The early ‘90s children’s cartoon show Darkwing Duck seemed to have trouble making up its mind. A spin-off from Disney’s excellent DuckTales cartoon series, Darkwing Duck waffles between trying to maintain the same level of kiddie adventure and suspense that DuckTales did, and being an all-out, silly, borderline Tex Avery-style cartoon. Not only that, but the show can’t seem to make up its mind about its main character either.
Is “the Terror that Flaps in the Night” a gadget-wielding superhero ala Batman, a noir detective ala The Shadow or a secret agent ala James Bond? Is Darkwing Duck merely meant to parody these types of heroes or should he be able to stand on his own? Is he a genuine hero with honest-to-goodness crime-fighting skills or just a bumbling Clouseau-esque goofball who inadvertently ends up saving the day?
These are the questions I’m left pondering after rewatching what used to be one of my favorite cartoon shows as a kid and witnessing contradicting evidence of all of the above in the 27 episodes comprising the show’s second DVD volume.
Unfortunately, to my adult eyes, the show has lost much of its luster as these nagging questions and incongruent inconsistencies darken my enjoyment of Darkwing Duck.
Though a few of the characters carry over from DuckTales, the same sense of adventure (inspired by Carl Barks’ Scrooge McDuck comic books of the ‘40s, ‘50s and ‘60s) does not. Instead, the sense of “danger” and suspense that usually revolves around a protagonist placed in harm’s way becomes void in Darkwing Duck as the Tex Avery rules of cartoon physics come into play. In the episode “Heavy Mental,” Darkwing finds himself trapped beneath a giant anvil that’s poised to plummet at any moment.
Any tension is sadly missing, though, despite the show’s attempt to use the situation to create such, because earlier in the same episode the audience witnessed Darkwing comically squished beneath an even larger falling house, which he survived by springing back accordion-like. Indeed when the anvil does eventually fall and land on the episode’s villains, they miraculously survive and only suffer the minor inconvenience of taking on a pancake’s dimensions.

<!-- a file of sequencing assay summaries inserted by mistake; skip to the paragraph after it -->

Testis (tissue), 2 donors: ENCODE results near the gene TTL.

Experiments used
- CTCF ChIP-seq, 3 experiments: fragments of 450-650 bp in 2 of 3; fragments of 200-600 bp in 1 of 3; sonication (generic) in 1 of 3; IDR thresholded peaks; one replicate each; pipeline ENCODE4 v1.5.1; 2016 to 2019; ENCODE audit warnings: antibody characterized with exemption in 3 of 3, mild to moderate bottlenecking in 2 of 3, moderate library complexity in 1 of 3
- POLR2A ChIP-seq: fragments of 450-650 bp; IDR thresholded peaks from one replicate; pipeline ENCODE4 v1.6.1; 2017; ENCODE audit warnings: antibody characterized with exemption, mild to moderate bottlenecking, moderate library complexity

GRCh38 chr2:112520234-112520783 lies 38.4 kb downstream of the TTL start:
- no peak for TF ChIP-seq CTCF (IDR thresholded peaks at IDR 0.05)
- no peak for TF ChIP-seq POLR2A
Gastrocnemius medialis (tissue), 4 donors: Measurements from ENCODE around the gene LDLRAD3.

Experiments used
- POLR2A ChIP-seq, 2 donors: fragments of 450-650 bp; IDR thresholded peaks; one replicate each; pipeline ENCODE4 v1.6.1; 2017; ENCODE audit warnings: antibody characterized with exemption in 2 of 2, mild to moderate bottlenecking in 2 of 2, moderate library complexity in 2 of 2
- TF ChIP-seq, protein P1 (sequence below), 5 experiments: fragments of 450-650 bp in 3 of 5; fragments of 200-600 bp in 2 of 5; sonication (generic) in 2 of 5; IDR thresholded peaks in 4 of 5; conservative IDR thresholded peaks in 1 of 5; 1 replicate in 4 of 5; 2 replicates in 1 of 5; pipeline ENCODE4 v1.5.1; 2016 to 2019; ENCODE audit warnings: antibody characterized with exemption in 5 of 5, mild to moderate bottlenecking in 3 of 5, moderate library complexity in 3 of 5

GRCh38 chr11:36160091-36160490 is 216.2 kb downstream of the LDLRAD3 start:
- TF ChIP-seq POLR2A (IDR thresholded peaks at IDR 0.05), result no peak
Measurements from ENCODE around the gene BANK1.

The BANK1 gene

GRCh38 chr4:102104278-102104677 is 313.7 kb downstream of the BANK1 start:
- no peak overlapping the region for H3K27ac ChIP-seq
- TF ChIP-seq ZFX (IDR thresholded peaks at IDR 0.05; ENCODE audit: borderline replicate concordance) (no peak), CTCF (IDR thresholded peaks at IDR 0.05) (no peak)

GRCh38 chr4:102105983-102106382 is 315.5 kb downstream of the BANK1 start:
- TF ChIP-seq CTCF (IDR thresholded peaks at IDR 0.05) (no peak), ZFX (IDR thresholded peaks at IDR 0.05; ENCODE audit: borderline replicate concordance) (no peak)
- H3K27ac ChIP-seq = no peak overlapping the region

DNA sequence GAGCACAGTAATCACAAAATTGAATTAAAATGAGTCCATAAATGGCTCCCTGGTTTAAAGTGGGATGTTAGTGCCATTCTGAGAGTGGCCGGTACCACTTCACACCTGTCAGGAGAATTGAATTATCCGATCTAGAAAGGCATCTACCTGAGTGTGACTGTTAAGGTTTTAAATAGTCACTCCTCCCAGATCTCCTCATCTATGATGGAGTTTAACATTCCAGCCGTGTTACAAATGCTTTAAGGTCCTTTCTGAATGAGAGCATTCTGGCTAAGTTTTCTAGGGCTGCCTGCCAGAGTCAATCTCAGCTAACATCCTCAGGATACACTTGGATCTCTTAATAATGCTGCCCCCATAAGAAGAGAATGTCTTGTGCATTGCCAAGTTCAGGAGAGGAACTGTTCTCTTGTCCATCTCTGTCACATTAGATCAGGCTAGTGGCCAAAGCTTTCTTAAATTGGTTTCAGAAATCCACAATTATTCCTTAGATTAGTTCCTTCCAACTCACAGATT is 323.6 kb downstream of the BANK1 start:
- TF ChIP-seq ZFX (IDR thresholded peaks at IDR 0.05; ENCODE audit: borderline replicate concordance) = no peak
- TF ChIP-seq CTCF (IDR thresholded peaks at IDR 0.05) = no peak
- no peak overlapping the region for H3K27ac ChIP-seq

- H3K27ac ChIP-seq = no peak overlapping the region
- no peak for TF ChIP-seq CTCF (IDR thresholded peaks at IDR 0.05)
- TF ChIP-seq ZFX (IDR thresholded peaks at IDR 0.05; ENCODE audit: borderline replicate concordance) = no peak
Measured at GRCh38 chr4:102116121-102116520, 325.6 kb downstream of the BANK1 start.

Why, then, should we worry for Darkwing’s safety at all? In other episodes he’s comically zapped into dust then appears fine in the very next shot. The fact that the show insists on trying to keep a sense of peril with an anything-goes-in-a-cartoon attitude makes it hard for an adult to get into. It didn’t seem to bother me as a kid, but I was probably just too happy to be at home watching TV instead of at school to care, now that I think about it.
DuckTales was the first of Disney’s syndicated afternoon cartoon shows, followed by Chip ‘n’ Dale’s Rescue Rangers and Tale Spin each year afterwards, eventually being paired with Disney’s Gummi Bears as a two-hour block of children’s entertainment dubbed “The Disney Afternoon.” Darkwing Duck and each following year’s successive cartoon series being churned out by Disney’s TV cartoon unit began to skew much more towards loony “cartoons” than the previous, distinctly old-school Disney animated efforts. The shows went from honest-to-goodness adventure tales that incorporated humor to jokey, hokey ‘toons that tried only for cheap laughs. Darkwing Duck was the turning point.